In 2018, the Supreme Court chipped away at the unions’ monopoly power, and decided in Janus v. AFCSME that they could no longer collect “agency fees” from teachers who did not want to belong to the union. Prior to Janus, twenty-two states had the practice in place, taking money from teachers even if those teachers did not want to be associated with the union. These agency fees had allowed the unions to amass a considerable war chest over the decades.
Although Janus was an important step in the right direction, much more needs to happen. So, what can be done to “defund” unions?
Teachers’ union contracts make it nearly impossible to fire inept and underperforming teachers due to ingrained seniority rules. As Reason Foundation’s Christian Barnard points out, if a school principal were to replace a highly ineffective teacher with a teacher of average effectiveness, that change alone could increase a student’s lifetime income by $52,000—an estimated $1.4 million for the classroom.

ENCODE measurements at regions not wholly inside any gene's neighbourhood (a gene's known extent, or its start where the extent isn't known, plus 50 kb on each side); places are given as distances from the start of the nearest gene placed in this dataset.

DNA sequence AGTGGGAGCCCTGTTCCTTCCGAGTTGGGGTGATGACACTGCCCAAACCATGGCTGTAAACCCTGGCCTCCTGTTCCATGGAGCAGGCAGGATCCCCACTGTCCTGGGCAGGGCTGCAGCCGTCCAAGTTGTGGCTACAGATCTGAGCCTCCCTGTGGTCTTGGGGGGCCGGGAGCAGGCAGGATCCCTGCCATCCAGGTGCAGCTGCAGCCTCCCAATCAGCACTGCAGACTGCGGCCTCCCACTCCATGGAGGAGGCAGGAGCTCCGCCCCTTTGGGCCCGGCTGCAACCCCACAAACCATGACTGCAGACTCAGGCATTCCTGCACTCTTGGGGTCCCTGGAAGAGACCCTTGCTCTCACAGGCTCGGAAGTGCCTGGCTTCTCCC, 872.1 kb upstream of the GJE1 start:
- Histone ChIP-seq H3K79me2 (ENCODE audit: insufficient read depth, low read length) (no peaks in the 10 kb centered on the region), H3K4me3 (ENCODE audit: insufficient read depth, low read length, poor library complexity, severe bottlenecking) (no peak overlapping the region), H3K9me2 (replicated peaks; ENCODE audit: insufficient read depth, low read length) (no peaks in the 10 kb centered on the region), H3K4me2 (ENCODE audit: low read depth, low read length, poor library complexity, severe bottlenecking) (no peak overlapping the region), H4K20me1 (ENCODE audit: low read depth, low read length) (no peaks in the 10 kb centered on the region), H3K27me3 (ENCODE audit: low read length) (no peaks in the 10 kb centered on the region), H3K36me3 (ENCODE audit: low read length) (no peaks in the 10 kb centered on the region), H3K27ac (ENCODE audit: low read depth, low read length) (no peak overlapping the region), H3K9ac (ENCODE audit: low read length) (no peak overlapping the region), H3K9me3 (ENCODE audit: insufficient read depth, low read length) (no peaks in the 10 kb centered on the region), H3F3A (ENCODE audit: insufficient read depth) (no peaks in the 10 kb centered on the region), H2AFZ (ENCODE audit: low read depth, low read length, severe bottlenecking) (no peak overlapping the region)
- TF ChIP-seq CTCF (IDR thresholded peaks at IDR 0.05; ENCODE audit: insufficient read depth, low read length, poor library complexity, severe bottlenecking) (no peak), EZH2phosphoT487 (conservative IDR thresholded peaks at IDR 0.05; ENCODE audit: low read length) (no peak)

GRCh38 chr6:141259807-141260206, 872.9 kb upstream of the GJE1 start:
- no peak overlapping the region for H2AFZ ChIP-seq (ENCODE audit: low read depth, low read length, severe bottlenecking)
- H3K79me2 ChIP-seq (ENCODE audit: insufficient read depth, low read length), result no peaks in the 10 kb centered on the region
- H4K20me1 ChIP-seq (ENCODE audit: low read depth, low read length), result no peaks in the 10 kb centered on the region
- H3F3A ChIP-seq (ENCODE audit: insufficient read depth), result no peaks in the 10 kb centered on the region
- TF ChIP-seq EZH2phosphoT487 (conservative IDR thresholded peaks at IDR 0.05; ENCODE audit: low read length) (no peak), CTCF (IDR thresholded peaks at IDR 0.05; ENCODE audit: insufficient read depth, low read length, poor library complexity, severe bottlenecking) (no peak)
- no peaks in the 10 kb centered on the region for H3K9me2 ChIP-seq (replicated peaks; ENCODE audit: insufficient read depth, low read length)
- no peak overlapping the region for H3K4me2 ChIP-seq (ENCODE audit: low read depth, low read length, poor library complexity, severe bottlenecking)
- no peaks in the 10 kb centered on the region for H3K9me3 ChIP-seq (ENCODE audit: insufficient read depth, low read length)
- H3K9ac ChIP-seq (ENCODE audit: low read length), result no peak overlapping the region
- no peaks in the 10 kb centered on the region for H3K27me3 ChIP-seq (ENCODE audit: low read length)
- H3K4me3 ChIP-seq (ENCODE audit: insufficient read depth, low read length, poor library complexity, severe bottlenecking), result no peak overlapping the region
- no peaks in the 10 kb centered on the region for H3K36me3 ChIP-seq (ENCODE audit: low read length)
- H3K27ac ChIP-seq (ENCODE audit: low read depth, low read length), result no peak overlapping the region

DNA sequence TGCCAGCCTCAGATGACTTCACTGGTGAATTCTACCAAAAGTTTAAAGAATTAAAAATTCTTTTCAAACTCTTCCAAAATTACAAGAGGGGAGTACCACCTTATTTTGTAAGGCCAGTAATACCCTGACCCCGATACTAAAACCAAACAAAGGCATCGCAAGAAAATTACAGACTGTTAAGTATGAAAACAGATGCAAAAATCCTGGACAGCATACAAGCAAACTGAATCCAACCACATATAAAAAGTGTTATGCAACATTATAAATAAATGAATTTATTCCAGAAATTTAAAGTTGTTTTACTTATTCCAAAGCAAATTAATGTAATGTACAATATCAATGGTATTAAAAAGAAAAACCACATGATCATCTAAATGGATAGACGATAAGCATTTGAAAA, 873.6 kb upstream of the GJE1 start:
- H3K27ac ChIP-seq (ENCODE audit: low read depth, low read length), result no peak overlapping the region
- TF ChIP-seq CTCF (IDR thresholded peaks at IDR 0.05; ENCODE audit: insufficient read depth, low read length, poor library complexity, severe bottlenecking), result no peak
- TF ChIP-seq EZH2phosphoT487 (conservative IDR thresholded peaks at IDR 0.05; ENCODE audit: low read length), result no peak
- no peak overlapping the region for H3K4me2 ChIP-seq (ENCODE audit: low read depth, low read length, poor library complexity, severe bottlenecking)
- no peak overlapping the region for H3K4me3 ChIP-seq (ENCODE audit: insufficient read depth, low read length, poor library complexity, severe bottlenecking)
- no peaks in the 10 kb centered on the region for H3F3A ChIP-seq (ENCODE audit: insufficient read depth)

In addition to protecting ineffective teachers at the expense of hiring and retaining high-quality teachers, union contracts also base teacher salaries on seniority rather than merit and reward teachers with masters’ degrees—despite no evidence that such degrees improve teaching. Teachers’ unions, in collaboration with colleges of education, have also propped up a teacher certification regime that puts up barriers to entry into the profession but fails at continual evaluation once a teacher is in the system. This is precisely the opposite of a rational hiring process.